The Golden Islands are full of history and loved ones. Despite the many myths and symbols, the Coastal Georgia Historical Society (CGHS) is also pleased to present a collection of programs that explore local history and beyond our borders. This year’s Chautauqua Lecture Series presents both.
Named Eden to the Empire, the series focuses on how conflicting concepts in the early 19th century shaped America’s future. At that time, many people thought of it as a paradise with endless natural resources. At the same time, he realized that the development of these resources could make the country an economic force.
The Coastal Georgia Historical Society Lecture Series offers four sessions with some of the most eminent scholars on how these ideas shaped the country and opened the American way.
This year’s collection of speakers and topics for Mimi Rogers, Community Supervisor, is particularly exciting.
“We are thrilled to bring this incredible group of speakers to the coast of Georgia. They have written books that have greatly enriched our understanding of the early decades of America. ”
There have been two nominees for the Pitzer Prize in history, and today our personal speaker, Clay Jenkinson, won the National Humanitarian Award.
It consists of four virtual presentations, the first two of which have the option of being present in person.
The imaginary presentations will be broadcast on Thursday at 6 p.m., starting tonight, then continuing August 19, September 2 and September 9, and ending on August 26.
The live performances will be held at St. Simon’s Presbyterian Church, which will accommodate 400 people and allow for social unrest.
The series costs $ 50 for CGHS members and $ 95 for non-CGHS members. To register, visit coastalgeorgiahistory.org and select a “virtual” or “virtual and in-person” ticket. Registration closes at 5pm on Thursday and a link will be sent.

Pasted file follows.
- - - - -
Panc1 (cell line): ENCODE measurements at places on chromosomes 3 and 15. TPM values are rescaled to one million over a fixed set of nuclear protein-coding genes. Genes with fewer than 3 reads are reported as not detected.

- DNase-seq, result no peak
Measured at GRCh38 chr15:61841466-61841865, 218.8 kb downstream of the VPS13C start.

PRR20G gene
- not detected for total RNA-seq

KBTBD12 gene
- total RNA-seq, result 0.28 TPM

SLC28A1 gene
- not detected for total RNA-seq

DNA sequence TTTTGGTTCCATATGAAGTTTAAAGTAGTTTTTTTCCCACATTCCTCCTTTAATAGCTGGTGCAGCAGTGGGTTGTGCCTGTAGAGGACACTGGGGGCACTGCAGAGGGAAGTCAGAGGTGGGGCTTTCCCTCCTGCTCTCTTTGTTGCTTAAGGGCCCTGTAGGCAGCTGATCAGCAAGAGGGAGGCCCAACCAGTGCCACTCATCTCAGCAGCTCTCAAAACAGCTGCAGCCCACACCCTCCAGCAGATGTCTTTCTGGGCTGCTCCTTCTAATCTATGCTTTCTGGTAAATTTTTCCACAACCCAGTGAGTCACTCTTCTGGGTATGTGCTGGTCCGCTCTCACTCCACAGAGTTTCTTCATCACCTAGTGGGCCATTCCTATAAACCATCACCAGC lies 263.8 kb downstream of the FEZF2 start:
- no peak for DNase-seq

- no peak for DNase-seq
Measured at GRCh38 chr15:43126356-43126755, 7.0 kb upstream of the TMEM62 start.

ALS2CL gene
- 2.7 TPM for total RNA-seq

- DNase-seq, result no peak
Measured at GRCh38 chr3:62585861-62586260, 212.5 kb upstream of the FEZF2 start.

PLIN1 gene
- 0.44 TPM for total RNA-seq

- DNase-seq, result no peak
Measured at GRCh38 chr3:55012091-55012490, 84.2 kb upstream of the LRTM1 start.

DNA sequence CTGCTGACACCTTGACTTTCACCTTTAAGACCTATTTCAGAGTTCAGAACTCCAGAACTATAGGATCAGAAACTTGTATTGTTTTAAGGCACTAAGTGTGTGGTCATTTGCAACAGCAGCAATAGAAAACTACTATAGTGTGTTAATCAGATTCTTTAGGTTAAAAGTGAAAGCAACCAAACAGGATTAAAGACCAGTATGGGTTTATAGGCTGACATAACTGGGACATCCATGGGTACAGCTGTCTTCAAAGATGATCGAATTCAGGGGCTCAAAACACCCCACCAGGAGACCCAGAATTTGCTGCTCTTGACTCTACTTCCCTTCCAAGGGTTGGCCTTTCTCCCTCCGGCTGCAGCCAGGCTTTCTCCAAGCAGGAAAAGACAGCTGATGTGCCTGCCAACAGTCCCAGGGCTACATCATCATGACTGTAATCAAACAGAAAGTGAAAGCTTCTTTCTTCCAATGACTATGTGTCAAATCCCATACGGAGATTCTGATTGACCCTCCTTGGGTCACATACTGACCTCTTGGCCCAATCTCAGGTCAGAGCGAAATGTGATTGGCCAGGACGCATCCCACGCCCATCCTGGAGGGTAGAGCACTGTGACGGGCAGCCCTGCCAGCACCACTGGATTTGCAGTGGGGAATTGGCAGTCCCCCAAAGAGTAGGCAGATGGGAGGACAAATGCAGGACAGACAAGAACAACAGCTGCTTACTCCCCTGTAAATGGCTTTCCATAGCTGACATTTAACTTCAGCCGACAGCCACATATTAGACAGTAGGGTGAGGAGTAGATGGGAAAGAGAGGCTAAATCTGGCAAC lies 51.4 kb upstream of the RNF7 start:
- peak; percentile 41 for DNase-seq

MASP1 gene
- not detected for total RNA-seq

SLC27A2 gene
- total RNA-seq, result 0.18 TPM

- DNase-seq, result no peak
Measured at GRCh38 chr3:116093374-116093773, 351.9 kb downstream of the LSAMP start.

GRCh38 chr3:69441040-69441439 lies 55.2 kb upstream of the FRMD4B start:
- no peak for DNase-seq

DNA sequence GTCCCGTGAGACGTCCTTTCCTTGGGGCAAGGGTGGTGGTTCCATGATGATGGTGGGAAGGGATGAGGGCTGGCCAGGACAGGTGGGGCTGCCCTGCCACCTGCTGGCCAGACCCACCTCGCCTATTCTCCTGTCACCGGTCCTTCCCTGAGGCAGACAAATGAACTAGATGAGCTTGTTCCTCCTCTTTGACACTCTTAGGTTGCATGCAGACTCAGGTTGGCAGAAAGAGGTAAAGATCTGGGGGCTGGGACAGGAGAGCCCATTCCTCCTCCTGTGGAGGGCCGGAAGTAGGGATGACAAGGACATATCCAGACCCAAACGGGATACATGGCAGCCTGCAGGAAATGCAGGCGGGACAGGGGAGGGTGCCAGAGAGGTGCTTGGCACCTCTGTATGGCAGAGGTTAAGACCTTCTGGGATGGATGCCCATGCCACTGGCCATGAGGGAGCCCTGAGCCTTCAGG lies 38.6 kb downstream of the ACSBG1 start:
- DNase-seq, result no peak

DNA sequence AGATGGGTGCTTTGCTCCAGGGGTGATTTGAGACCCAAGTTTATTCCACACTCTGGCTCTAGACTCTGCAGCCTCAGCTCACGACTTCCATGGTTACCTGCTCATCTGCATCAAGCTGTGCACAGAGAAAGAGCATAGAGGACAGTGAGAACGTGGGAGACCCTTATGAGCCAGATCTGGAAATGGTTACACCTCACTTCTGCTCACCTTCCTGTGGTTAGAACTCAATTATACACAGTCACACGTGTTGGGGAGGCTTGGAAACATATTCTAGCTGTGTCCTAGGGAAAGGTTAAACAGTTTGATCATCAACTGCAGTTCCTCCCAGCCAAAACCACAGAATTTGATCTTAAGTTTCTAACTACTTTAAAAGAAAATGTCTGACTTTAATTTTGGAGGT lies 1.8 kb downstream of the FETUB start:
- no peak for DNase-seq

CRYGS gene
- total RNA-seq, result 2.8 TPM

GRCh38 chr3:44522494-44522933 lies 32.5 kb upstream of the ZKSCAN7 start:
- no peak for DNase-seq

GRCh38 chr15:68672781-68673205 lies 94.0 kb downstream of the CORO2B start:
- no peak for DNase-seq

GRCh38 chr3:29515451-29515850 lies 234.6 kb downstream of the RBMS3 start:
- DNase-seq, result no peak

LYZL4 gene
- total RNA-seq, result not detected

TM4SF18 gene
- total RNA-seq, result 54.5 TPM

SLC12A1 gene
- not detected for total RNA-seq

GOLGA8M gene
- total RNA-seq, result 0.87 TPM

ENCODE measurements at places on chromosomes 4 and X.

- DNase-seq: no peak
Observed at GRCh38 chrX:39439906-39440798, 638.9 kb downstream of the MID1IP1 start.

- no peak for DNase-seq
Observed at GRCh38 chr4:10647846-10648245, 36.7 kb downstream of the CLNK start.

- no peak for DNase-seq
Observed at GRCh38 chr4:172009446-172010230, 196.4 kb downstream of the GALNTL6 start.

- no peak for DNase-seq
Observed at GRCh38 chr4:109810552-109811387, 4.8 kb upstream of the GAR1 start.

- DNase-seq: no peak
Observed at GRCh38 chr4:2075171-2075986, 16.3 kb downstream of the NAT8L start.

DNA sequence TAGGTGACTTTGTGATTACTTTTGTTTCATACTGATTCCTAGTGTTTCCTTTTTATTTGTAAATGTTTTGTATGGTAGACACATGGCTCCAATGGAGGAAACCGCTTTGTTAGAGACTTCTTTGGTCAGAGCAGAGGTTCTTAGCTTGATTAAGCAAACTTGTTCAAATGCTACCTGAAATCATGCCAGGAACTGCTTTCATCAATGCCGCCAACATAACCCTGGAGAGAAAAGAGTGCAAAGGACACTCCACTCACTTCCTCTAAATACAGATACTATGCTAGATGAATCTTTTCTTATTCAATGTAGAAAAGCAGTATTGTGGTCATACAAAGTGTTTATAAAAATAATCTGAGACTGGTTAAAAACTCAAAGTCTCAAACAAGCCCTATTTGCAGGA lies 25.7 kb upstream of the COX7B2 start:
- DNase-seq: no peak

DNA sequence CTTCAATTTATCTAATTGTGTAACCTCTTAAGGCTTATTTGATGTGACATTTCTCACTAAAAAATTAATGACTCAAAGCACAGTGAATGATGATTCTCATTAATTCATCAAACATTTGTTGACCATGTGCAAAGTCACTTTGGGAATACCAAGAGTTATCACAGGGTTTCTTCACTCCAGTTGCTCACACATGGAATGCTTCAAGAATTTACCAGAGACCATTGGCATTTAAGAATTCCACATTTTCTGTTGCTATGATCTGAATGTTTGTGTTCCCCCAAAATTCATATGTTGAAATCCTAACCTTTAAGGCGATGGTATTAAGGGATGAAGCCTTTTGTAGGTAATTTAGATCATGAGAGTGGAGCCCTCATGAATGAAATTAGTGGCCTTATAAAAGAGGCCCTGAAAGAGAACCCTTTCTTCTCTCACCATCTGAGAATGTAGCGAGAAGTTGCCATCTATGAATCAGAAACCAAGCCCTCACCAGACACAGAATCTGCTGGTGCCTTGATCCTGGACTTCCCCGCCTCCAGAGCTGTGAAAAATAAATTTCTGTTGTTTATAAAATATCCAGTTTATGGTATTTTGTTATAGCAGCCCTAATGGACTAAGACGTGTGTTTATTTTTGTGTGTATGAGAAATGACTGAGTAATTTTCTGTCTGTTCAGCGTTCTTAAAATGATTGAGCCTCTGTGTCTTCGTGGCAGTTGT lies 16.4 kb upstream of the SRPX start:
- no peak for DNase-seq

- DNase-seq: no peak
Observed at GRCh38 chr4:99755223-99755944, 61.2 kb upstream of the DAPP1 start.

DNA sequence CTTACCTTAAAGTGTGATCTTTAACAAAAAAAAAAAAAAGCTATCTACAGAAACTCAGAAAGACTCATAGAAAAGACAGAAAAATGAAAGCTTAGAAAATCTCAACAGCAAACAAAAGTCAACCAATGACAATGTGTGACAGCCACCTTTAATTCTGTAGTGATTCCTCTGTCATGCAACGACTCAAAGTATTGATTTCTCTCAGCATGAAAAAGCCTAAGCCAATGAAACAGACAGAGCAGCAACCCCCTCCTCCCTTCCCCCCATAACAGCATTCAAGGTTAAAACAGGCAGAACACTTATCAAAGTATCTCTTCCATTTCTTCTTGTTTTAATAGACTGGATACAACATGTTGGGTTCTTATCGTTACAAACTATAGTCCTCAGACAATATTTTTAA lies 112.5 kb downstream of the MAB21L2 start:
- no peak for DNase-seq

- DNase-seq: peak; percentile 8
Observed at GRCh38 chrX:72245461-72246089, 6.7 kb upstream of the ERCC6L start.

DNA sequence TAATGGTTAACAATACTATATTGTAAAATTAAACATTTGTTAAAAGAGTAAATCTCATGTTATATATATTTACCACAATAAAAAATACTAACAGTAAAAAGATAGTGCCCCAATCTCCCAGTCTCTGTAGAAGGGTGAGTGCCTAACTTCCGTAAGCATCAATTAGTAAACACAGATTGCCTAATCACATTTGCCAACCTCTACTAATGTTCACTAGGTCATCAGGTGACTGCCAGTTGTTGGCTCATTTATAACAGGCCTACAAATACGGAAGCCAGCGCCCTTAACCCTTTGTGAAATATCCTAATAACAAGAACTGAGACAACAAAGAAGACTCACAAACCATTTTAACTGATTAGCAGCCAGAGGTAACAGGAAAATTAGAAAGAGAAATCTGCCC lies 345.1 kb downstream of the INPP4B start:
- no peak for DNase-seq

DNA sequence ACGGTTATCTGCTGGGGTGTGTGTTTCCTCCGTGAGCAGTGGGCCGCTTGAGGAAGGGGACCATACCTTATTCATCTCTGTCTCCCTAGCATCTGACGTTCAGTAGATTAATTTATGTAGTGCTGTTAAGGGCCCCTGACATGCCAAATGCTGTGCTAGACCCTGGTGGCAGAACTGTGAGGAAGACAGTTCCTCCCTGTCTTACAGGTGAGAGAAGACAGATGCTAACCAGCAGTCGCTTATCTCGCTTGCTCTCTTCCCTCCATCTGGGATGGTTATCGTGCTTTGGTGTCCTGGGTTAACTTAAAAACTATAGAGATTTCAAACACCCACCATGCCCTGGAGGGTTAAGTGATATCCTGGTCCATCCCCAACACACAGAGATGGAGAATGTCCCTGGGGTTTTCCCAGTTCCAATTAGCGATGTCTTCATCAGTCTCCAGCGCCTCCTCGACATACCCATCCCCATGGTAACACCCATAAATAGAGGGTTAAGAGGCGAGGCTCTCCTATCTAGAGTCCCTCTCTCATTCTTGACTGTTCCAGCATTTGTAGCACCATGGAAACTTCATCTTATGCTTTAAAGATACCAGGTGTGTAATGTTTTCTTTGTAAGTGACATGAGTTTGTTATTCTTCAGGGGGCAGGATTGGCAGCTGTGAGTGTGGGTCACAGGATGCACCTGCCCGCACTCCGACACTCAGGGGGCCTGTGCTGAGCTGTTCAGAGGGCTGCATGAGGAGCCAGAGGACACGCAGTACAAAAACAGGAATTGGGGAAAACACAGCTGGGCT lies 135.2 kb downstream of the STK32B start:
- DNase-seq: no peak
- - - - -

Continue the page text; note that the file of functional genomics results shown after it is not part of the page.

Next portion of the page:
For more information, call Lay Ann Stroud at 912-634-7095.
For details on the program, read
August 12, “Empire for Freedom – View from Thomas Jefferson Monteselo.” For the opening session, humanist Clay Jenkinson shares a fascinating portrait of Thomas Jefferson and his commitment to American gardening and agricultural ideas. He also discusses Jefferson’s commitment to expanding the nation’s boundaries to the west. Winner of the National Humanitarian Award, Jenkinson is the author of “Thomas Jefferson Time”, a national radio program and author of several books on famous Americans. He has appeared in four Ken Burns documentaries on American history.
August 19 “Isabella and James Hamilton, St. Simon’s merchant family, Charleston and London.” Jennifer Goloboy, a business partner of John Cooper at Canon Point Farm, and owner of the Hamilton plant at Gascog Bluff, share a close view of St. Simon’s Island. Hamilton, on the other hand, lived mainly in Charleston and Philadelphia. In his extensive research and in his book, The emergence of middle-class culture in Charleston and the Middle Ages, Goloboy paints a comprehensive picture of Hamilton and his time. In addition to being a Goloboy author, he earned a PhD. History of American Civilization from Harvard University and Editor of “Industrial Revolution – People and Perspectives.”
• September 2 “America is like Eden”Victoria Johnson recounts the life of Dr. David Hosk, one of America’s most renowned physicians and herbalists. Although known as Alexander Hamilton, a physician who was shot dead by Aaron Burr, Hosk was also a pioneering botanist and established the country’s first garden in New York City. But Hosk’s influence shifted to Georgia. Lewis and John Iton Lekonte, who owned Woodmanston Plantation near Midway, were students. Louis himself became a medical doctor, and they both loved plants.
Johnson is a professor of urban policy and planning at Hunter College in New York City. She holds a doctorate in sociology from Columbia University and a bachelor’s degree in philosophy. Their book, American Eden, In 2019, he was the final nominee for the National Book Award and the Literature Award.
• September 9 “Cotton State, International History” In the final session, Sven Baker, professor of history at Harvard University, explores Georgia’s position in the world economy. Based on the same article, Baker focuses on the history of cotton production in the first half of the 19th century. Slavery.
Baker’s focus is on 19th-century America, with a focus on the history of capitalism. He is a history professor who visited Harvard Business School.
His book, The Cotton Empire, won the Bancroft Prize and was the finalist in the history of the 2015 Ul Liter Award.